Peering through binoculars on a hill overlooking a confluence of rivers where the last Yellowstone wolves were killed in 1927, McIntyre said that “not since we put men on the moon have taxpayers been able to witness the success of a great federal initiative.

“In Yellowstone, they can get a spectacular view of their tax dollars at work, up close from the side of the road.”

As predicted, most of the wolves are settling in the general vicinity of their release sites in the northern portions of the park because that is where most of their prey lives. The cooperation of neighboring states and tolerance of their residents will determine the wolves’ ultimate range.

Before they were vanquished by government-backed poisoning and trapping campaigns, wolves thrived in nearly every region of North America north of Mexico City.


Once numbering in the hundreds of thousands, only about 2,100 wolves are left in the Lower 48 states and about 7,000 in Alaska, according to game officials.

With the wolf project under budget and ahead of schedule, biologists have forgone their original five-year plan to capture gray wolves from Canada annually and transport them here.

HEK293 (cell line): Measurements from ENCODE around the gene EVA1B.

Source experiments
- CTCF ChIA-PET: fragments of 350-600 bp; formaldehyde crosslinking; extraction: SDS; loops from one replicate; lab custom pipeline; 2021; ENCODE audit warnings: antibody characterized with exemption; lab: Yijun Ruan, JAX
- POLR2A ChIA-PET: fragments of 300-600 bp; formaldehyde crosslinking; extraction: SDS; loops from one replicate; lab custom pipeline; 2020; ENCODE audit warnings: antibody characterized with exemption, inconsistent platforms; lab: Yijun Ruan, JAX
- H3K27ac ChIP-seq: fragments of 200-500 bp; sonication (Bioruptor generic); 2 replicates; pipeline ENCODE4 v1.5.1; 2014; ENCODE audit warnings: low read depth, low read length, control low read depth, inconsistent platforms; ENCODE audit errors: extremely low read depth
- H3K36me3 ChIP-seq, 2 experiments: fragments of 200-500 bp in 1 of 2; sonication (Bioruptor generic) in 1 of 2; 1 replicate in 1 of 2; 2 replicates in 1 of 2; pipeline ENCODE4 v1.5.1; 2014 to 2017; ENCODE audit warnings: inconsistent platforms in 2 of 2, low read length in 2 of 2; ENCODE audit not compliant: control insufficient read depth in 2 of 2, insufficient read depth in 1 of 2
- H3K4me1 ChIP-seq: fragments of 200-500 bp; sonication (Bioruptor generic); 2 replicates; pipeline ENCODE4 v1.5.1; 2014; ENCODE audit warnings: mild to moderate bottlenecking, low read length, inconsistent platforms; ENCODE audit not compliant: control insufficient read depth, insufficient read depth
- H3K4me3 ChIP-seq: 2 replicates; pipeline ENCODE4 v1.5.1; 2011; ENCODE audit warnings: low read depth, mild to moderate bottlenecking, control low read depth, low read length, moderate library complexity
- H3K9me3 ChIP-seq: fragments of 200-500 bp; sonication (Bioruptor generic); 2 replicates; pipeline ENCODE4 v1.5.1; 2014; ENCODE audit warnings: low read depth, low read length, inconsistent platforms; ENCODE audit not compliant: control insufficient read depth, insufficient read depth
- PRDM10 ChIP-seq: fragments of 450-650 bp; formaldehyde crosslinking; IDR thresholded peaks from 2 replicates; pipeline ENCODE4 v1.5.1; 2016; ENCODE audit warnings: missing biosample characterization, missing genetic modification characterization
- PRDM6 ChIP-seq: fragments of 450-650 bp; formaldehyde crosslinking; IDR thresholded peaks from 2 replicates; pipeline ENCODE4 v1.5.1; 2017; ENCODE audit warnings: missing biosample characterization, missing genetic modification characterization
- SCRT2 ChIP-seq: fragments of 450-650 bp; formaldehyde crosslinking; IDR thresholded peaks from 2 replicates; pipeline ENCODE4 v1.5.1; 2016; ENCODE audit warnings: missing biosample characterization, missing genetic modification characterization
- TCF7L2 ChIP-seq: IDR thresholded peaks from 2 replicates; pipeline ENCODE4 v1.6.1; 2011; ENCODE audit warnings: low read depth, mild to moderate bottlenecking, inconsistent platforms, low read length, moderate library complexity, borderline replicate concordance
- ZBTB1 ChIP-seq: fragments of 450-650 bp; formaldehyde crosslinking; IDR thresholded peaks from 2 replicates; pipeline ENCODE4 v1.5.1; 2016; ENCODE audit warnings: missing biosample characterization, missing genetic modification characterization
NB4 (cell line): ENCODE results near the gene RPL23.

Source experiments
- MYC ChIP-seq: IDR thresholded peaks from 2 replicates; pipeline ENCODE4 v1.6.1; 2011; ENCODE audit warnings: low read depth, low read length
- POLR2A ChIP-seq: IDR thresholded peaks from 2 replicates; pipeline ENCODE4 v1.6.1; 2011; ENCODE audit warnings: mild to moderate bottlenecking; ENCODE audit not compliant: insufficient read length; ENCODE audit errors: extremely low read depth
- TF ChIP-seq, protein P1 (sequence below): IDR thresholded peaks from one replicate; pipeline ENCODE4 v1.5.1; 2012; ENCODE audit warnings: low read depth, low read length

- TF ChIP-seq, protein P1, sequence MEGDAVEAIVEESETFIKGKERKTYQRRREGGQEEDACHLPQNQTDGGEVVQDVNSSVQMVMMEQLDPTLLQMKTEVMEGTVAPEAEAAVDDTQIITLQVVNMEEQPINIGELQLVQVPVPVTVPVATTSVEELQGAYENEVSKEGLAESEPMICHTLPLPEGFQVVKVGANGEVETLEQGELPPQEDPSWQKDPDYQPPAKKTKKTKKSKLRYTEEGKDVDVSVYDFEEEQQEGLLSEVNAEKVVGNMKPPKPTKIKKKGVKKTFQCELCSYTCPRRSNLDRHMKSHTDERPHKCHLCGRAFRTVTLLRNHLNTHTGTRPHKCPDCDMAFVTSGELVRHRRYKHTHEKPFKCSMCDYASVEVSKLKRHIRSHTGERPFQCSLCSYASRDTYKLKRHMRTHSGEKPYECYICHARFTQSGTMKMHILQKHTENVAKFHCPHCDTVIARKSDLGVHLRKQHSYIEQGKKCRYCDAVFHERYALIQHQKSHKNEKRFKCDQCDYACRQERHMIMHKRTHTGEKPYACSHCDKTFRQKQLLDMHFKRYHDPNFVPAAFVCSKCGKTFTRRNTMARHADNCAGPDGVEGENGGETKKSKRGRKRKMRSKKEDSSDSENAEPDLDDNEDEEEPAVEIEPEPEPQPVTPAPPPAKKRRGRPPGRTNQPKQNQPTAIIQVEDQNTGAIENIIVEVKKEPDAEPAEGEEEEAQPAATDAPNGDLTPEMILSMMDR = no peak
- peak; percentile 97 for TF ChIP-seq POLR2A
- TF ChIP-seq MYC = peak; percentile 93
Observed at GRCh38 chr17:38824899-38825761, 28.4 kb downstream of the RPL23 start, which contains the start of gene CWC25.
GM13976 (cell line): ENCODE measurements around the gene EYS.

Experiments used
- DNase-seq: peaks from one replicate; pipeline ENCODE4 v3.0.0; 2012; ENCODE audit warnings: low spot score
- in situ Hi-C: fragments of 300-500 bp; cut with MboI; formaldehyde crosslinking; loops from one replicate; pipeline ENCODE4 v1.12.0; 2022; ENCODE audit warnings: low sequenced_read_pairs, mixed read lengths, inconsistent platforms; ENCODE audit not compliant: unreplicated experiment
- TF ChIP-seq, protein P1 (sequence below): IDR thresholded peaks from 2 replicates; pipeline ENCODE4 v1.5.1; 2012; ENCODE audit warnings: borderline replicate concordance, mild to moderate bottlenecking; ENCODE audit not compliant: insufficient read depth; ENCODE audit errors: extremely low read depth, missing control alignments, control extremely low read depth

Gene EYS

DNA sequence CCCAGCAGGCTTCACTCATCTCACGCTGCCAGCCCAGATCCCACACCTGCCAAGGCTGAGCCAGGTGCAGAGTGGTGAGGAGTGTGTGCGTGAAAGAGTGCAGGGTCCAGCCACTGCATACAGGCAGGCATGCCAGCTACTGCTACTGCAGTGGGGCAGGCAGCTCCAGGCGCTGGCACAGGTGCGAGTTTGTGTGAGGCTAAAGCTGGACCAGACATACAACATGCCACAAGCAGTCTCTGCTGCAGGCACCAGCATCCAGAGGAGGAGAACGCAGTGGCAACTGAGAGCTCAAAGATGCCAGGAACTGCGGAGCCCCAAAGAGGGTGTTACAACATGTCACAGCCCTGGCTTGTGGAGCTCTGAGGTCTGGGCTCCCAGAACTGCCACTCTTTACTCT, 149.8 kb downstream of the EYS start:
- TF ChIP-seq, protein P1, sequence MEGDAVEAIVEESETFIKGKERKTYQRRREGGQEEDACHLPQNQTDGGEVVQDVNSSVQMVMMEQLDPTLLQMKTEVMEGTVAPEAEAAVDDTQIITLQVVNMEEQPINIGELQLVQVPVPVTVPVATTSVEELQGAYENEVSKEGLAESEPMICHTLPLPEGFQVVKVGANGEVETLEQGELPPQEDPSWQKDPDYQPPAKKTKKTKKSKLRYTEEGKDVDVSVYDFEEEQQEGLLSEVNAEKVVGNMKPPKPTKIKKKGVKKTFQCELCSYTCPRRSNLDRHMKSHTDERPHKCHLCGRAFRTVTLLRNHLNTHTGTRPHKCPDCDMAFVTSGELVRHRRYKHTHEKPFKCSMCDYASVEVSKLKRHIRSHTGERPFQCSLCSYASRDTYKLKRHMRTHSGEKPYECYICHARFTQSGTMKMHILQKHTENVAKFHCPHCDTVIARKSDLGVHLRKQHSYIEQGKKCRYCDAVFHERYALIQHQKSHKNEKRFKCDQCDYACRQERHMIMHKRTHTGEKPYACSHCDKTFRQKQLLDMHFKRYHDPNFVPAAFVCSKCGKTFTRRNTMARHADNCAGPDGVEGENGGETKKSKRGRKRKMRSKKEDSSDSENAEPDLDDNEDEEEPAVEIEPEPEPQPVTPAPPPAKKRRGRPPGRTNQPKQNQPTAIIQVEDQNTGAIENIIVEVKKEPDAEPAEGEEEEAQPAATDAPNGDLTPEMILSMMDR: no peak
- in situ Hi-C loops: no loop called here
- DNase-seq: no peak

“By the end of this century, we will have about 80 to 100 wolves in the Yellowstone ecosystem,” Phillips said. “Complete recovery in the northern Rockies will come about when we have 10 packs in Yellowstone, northwestern Montana and central Idaho breeding simultaneously for three consecutive years.”

Once that happens, the wolves will no longer need their federal protection, and the financial burden of managing them will fall to Wyoming, Montana and Idaho.

The cost for the states is expected to be a fraction of the $6.7 million the federal government will spend shepherding the project through 2010, said Ed Bangs, the wolf recovery leader for Fish and Wildlife.

Phillips and a small army of volunteers continue the logistically demanding work of monitoring--on the ground and from the air--packs that roam 30 miles a night. They supply 3,000 pounds of meat each month to wolves in remote acclimation pens and relocate wolves to avoid conflicts on private land.

Phillips does not know what killed the captive young female wolf. But he did take in the five Montana pups--and five more that arrived a few days later.

“In a few years, we’ll be out of the confinement mode and doing research beyond letting wolves go. I’m looking forward to the day when we can let things sort themselves out in the wilds.”